The Department of Transportation’s (DOT) rule, 49 CFR Part 40, describes required procedures for conducting workplace drug and alcohol testing for the Federally regulated transportation industry. Your drug testing policy must be updated to reflect these changes and you must notify all affected employees of the specific changes.

New DOT Chain of Custody Form (CCF) form is required as of August 30, 2021

The Office of Management and Budget (OMB) approved a revised Federal Drug Testing Custody and Control Form (CCF).  Failure to use the new form may result in an invalidated test, potential fines for your company, and an out of service notice for your driver.

Changes include the addition of the employee’s commercial driver’s license (CDL) number and listing the state in which it was issued. There has also been a check box added for oral fluid drug test submissions. However, the box is to be ignored at this time.

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It’s possible that the DOT will approve oral fluid drug testing as an alternative to the urine drug test before the end of 2021.

Safety concerns will stop your drivers from driving for a 5-day period at a minimum

Employees with a legitimate prescription for a listed opiate/opioid who test positive will be required to be pulled from their safety-sensitive duties (including driving) for a 5-day period.

Before returning to their duties, they must provide the Medical Review Officer (MRO) with a medical release from their doctor stating that they can safely perform their safety-sensitive duties while taking the medication* or that they have been prescribed a different medication, in which case, they will be required to take a follow-up test to ensure they are in compliance.

*Note: This is merely a technicality because from a liability standpoint, no doctor will risk their career by stating someone poses no risk while under the influence of opiate/opioid medications as there is no way to guarantee that.

Random rates have gone up for PHMSA to 50% of your employee pool for 2018

The Pipeline and Hazardous Materials Safety Administration (PHMSA) now requires random testing to include at least 50% of your employee pool (up from 25% in 2017), in addition to pre-employment, after-accident, reasonable cause/reasonable suspicion, and return to duty drug testing. (Note: as of January 1st, 2019, this will apply to the Federal Transit Authority as well.)

DOT drug testing programs

USA Mobile Drug Testing’s comprehensive program ensures full compliance with DOT regulations, while helping to make your workplace safer and more productive. Your customized DOT drug testing program will include:

  • Designated Employer Representative (DER)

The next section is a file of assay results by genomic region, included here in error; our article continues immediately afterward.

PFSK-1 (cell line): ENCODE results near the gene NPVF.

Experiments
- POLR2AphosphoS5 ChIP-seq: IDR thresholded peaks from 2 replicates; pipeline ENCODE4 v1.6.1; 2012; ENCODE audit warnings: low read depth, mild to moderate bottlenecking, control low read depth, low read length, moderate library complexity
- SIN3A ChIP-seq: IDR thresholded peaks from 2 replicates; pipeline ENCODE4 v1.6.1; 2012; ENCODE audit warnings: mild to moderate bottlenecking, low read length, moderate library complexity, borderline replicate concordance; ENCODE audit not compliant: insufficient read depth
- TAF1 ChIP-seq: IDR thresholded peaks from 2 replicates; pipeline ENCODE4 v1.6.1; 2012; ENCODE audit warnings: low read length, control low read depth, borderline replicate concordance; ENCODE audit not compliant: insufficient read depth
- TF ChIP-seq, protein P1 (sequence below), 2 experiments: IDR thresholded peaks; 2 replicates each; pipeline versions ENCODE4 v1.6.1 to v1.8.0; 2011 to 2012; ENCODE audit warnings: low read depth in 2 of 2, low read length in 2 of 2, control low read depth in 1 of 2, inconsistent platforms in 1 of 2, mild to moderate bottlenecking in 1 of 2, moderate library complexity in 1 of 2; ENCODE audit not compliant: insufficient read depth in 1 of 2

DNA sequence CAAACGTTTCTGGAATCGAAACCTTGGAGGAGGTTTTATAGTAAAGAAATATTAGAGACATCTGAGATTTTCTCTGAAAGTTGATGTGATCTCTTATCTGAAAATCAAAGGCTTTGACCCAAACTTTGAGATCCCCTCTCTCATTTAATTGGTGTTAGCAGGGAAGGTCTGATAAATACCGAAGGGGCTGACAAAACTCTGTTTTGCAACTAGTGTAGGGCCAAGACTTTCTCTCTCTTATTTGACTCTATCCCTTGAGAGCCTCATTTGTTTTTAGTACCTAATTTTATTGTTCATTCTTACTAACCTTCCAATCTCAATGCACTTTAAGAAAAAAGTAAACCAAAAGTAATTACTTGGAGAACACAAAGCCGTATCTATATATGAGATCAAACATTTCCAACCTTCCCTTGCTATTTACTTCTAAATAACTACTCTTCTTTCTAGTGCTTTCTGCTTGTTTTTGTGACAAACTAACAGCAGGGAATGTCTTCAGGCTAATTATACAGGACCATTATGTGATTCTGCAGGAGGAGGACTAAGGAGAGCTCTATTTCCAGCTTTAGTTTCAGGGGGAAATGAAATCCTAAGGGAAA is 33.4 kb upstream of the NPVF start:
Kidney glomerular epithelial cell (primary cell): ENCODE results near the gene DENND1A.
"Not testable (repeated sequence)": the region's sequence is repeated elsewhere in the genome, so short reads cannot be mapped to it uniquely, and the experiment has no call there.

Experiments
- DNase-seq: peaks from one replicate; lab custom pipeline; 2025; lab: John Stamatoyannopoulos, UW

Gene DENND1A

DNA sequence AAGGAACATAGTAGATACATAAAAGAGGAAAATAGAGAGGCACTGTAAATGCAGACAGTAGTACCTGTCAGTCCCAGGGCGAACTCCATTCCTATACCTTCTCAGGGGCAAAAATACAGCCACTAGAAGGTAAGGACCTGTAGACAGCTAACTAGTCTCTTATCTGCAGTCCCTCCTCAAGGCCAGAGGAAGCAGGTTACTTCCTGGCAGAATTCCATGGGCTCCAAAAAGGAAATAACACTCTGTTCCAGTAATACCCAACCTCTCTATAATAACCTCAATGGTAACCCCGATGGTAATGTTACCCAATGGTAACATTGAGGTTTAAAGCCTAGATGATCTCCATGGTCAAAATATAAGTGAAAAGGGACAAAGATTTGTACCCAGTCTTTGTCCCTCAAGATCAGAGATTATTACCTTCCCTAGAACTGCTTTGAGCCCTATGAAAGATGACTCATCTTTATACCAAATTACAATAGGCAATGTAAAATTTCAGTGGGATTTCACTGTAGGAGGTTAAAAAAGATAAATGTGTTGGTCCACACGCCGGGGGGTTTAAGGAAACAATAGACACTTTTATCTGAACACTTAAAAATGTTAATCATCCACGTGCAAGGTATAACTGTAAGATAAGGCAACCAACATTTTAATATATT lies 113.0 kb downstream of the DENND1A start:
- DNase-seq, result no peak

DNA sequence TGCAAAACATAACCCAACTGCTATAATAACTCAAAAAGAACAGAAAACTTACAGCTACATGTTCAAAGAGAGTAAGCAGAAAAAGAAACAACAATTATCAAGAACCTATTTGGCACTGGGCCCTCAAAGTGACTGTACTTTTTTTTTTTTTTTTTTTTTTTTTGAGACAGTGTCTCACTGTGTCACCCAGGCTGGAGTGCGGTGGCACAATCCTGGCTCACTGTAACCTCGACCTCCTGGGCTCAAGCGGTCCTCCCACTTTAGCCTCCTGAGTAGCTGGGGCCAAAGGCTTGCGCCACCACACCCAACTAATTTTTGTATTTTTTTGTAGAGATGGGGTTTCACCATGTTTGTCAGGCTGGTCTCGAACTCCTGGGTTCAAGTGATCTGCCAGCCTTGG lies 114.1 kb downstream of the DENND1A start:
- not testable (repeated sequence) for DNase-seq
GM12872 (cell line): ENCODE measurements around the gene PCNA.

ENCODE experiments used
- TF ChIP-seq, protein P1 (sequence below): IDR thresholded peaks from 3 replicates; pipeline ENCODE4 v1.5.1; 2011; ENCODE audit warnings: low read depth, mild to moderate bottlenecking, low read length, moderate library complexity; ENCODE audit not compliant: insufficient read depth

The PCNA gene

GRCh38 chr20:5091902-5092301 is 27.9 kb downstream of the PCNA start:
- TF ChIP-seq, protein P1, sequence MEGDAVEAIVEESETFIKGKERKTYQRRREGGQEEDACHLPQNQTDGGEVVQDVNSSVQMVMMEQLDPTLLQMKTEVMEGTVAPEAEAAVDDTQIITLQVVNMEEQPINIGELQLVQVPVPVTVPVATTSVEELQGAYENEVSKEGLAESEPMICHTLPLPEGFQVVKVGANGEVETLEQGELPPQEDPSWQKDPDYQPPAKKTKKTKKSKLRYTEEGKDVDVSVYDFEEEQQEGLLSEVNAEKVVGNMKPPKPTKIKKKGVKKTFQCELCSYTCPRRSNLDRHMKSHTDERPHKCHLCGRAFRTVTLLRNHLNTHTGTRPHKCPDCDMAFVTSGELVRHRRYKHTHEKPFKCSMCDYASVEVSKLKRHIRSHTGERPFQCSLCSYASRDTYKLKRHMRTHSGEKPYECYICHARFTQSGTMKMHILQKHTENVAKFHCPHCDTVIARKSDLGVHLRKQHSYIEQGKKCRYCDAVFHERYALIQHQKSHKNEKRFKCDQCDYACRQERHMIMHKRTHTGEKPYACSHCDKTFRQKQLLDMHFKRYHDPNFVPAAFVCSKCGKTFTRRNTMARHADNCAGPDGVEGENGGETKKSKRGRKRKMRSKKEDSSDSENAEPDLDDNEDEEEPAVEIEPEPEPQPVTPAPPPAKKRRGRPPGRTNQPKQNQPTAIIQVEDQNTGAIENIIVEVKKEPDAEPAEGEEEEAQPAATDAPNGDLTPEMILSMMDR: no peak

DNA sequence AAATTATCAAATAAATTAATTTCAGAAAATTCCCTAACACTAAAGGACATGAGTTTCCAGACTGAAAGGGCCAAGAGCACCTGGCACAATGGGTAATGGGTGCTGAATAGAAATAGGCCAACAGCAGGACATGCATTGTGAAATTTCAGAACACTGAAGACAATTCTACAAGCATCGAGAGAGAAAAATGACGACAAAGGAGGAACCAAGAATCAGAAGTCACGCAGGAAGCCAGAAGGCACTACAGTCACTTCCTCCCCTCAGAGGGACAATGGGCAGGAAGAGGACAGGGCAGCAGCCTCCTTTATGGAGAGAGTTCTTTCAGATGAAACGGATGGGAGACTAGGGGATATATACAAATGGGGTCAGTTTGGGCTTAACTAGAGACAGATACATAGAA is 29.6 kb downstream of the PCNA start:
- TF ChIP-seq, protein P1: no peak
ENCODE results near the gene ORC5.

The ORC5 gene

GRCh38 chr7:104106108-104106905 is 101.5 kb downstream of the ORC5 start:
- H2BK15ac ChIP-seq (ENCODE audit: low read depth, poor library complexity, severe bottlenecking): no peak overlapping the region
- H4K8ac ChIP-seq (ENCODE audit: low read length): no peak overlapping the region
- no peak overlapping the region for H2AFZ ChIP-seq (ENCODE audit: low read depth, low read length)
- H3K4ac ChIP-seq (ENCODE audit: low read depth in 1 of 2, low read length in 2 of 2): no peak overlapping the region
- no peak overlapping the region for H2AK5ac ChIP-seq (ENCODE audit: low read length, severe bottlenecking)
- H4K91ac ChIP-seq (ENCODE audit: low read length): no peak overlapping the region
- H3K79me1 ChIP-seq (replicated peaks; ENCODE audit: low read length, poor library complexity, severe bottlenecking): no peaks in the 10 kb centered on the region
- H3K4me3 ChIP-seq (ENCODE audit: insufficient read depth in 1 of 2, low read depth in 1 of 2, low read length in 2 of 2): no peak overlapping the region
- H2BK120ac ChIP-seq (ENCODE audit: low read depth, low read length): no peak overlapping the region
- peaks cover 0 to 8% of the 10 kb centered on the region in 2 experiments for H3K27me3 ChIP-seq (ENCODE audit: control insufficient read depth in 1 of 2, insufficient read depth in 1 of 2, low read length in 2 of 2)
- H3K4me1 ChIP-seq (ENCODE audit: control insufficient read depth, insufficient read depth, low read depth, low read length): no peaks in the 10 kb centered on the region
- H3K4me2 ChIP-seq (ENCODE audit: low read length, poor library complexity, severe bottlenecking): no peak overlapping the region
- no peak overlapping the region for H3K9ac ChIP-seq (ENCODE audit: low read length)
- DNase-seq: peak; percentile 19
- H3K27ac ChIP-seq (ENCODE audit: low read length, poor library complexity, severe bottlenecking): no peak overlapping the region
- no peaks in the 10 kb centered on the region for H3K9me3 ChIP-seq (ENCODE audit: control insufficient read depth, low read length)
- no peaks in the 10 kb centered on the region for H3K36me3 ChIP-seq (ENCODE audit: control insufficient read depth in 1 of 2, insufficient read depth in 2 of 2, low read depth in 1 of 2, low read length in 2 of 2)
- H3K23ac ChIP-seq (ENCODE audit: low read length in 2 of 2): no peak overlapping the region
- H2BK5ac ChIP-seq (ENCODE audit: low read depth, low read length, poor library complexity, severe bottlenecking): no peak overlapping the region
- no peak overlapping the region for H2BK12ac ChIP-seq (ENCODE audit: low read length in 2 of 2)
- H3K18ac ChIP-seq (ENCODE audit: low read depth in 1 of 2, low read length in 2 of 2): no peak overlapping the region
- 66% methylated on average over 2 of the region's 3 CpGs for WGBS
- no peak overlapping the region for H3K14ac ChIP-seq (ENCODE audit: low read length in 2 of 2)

• Written drug testing policy
  • DOT regulations on file
  • Previous employer checks
  • Employee education
  • Supervisor training
  • Removal of covered employees
  • Pre-employment drug testing
  • Correct Federal Custody & Control forms (CCF)
  • Random pool generation
  • Random drug testing
  • Reasonable cause/reasonable suspicion drug testing
  • Post-accident drug testing
  • Substance Abuse Professional (SAP) Process
  • DOT compliance record keeping

Who needs DOT compliance?

Motor carriers

All motor carriers (trucks, buses, etc.) are regulated by the Federal Motor Carrier Safety Administration (FMCSA).

Safety sensitive duties

Any Commercial Drivecense (CDL) holders who operate a commercial motor vehicle. Any person who operates (i.e., drives) any commercial motor vehicle with a gross vehicle weight rating (GVWR) of 26,001 pounds or greater; or is designed to transport 16 or more occupants (to include the driver); or is of any size and is used for transportation of hazardous materials requiring the vehicle to be placarded.

Aviation

Air Carriers, Operations Control Specialists, operators, and certain contract air traffic control towers regulated by the Federal Aviation Administration (FAA).

Safety sensitive duties

Any person who performs flight crewmember duties, flight attendant duties, flight instruction duties, aircraft dispatch duties, aircraft maintenance or preventive maintenance duties; ground security coordinator duties; aviation screening duties; and air traffic control duties. * Note: Anyone who performs the above duties directly or by contract for a part 119 certificate holder authorized to operate under parts 121 and/or 135, air tour operators defined in 14 CFR part 91.147, and air traffic control facilities not operated by the Government are considered covered employees.